“What, is it a slow news week?”
“Why does The Gatepost even care?”
These were questions asked by a Larned Hall Resident Assistant to two Gatepost editors late last Thursday night. The editors were investigating reports of a severly intoxicated student with a bloody nose being transported from the dorm via ambulance.
While a story about a student with a bloody nose may seem trivial, as journalists, we at The Gatepost have an obligation to look into important campus happenings and report campus crimes.
This incident is not major by any means. However, it did serve as a reminder to The Gatepost staff of how our work is often misunderstood by our peers.
Let’s dispel one myth we have heard perpetuated on multiple occasions by students while we have worked at this independent newspaper – that we as student journalists derive pleasure in covering unpleasant stories.
That is, of course, absurd.
No student wants to annoy his or her peers and ask questions that could be perceived as “nosy.” However, these stories play a vital part in keeping students up to date on what happens in our community. Asking those very questions is the only way to obtain the answers that allow for the reporting of said stories.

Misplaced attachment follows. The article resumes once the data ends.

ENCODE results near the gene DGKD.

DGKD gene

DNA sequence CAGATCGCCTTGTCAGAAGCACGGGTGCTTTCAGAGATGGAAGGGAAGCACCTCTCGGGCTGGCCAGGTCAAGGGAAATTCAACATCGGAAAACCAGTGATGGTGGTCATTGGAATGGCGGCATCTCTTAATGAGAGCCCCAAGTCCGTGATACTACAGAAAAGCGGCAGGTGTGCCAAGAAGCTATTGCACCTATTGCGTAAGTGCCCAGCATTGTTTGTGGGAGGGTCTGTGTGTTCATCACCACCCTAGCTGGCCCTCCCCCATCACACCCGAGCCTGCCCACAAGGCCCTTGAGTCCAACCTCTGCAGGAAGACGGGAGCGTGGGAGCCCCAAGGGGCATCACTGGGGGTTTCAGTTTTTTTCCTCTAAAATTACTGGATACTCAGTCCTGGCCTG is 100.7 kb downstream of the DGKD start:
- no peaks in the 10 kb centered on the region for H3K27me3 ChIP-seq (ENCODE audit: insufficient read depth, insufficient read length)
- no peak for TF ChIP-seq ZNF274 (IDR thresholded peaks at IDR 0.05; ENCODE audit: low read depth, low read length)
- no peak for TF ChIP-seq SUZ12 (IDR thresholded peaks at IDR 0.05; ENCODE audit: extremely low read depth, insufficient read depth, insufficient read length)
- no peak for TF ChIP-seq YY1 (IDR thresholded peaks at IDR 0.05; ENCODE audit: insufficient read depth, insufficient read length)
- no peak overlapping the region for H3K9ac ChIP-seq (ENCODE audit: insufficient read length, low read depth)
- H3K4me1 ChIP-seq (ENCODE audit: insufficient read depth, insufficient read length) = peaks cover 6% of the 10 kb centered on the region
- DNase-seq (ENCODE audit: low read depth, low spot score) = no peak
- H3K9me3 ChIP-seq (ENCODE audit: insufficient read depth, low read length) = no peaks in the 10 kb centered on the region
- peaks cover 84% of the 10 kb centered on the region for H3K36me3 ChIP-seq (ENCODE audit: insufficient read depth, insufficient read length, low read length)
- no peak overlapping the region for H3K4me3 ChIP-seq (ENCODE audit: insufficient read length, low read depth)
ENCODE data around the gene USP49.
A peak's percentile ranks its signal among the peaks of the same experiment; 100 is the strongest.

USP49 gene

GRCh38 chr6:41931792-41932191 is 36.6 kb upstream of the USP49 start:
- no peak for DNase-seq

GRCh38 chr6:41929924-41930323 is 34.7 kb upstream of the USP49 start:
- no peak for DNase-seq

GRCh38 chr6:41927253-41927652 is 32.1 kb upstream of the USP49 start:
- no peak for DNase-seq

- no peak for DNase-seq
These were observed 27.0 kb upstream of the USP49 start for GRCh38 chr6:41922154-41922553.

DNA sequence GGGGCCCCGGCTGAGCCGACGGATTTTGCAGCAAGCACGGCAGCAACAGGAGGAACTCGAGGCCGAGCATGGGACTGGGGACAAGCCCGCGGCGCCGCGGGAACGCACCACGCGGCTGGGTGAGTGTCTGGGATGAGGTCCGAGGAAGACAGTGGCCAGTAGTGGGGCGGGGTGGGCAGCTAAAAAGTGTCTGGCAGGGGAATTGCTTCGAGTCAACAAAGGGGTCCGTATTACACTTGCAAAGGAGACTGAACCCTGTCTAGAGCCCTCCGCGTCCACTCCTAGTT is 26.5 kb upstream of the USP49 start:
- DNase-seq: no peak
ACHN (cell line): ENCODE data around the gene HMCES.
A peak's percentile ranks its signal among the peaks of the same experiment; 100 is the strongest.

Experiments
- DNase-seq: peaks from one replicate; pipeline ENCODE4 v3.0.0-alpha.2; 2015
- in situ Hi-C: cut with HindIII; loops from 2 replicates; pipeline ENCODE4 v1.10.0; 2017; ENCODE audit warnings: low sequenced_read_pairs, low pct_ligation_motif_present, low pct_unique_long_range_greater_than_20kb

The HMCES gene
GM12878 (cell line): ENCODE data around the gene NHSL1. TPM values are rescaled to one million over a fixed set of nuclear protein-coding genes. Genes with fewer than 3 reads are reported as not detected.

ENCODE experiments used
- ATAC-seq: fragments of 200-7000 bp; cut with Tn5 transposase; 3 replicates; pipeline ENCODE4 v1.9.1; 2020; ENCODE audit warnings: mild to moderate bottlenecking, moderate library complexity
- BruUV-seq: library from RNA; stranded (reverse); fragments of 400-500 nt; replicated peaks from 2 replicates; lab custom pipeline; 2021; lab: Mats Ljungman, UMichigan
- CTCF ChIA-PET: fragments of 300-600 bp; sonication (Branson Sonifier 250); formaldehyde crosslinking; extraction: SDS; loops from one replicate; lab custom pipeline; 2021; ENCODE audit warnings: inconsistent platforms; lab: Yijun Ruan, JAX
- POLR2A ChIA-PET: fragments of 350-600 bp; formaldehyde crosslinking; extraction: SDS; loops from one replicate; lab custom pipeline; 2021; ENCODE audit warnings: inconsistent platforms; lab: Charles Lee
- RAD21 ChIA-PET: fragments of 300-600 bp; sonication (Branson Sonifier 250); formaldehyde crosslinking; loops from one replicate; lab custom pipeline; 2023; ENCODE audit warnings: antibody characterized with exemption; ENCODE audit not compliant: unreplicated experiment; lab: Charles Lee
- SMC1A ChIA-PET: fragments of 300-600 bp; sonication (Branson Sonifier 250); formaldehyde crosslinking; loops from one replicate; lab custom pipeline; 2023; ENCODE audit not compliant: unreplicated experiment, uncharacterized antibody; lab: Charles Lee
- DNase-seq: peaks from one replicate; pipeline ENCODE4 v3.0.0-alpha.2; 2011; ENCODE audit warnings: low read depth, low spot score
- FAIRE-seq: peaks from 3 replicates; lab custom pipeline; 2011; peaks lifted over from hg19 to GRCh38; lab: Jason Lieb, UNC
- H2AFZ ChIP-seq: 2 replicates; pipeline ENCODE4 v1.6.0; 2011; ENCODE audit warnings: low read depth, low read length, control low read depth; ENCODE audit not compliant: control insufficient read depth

As student journalists, we at The Gatepost spend our Thursday nights, and many hours of our week, serving the FSU community. We provide students, faculty and staff with vital information about campus issues and events, as well as a platform for discussion.
When Gatepost reporters are met with derision, it makes educating our community that much harder. In order for us to report the facts properly, a certain level of cooperation is needed from the FSU community.
Without journalism in all its forms – newspapers, television, online publications – most would be in the dark about their community’s issues. In order to make decisions that are beneficial not only to our community, but to oneself as a member of that community, one must be knowledgeable about said issues.
We at The Gatepost provide FSU community members with the knowledge to make these decisions with confidence. This is why we never shy away from the tougher stories. This is why we are obligated to investigate everything. If we were to let a story slip by, we would be doing a disservice to the community.
So next time you are sitting in the dining commons on a Tuesday afternoon and a student approaches you and says, “Hi! I’m a reporter from The Gatepost. Can I ask you a question?” we encourage you to participate in journalism.
After all, this is your paper too.